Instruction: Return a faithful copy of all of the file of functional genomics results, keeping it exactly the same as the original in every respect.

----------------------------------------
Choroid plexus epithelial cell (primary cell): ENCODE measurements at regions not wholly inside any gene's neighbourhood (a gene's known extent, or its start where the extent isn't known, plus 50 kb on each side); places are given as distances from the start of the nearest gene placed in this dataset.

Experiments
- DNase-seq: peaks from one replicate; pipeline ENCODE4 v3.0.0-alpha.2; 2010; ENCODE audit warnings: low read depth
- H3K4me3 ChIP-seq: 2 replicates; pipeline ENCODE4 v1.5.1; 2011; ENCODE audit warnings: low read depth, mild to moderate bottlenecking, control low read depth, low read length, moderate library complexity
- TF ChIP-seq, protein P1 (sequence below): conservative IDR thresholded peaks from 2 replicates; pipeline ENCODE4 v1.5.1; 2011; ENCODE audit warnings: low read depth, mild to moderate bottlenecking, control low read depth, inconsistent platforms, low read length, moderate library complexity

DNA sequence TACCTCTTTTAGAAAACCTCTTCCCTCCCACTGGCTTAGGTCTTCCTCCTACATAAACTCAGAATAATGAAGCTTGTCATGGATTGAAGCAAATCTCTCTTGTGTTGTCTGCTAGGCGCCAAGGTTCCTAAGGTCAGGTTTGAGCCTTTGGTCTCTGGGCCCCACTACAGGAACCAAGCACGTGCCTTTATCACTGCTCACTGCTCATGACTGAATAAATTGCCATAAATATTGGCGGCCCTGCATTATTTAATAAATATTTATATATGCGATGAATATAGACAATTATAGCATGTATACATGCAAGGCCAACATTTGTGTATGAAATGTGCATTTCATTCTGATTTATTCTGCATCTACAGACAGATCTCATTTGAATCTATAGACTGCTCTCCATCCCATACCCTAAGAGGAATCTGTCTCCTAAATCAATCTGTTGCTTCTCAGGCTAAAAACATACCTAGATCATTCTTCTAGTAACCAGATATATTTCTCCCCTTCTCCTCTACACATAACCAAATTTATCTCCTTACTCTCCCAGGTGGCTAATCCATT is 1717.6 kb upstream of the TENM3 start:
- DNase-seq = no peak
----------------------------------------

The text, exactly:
Choroid plexus epithelial cell (primary cell): ENCODE measurements at regions not wholly inside any gene's neighbourhood (a gene's known extent, or its start where the extent isn't known, plus 50 kb on each side); places are given as distances from the start of the nearest gene placed in this dataset.

Experiments
- DNase-seq: peaks from one replicate; pipeline ENCODE4 v3.0.0-alpha.2; 2010; ENCODE audit warnings: low read depth
- H3K4me3 ChIP-seq: 2 replicates; pipeline ENCODE4 v1.5.1; 2011; ENCODE audit warnings: low read depth, mild to moderate bottlenecking, control low read depth, low read length, moderate library complexity
- TF ChIP-seq, protein P1 (sequence below): conservative IDR thresholded peaks from 2 replicates; pipeline ENCODE4 v1.5.1; 2011; ENCODE audit warnings: low read depth, mild to moderate bottlenecking, control low read depth, inconsistent platforms, low read length, moderate library complexity

DNA sequence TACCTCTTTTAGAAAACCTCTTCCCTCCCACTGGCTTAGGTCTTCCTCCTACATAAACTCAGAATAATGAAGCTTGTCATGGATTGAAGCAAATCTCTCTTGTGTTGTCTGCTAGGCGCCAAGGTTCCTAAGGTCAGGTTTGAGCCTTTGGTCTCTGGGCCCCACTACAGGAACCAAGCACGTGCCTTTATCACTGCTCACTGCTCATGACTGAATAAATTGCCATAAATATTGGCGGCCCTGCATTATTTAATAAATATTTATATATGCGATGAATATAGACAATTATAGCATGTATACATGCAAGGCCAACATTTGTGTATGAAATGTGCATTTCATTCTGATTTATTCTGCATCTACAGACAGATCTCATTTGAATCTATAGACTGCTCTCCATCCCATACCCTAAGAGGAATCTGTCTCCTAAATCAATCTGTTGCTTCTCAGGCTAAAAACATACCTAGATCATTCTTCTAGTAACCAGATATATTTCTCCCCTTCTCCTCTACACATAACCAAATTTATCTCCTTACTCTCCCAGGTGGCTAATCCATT is 1717.6 kb upstream of the TENM3 start:
- DNase-seq = no peak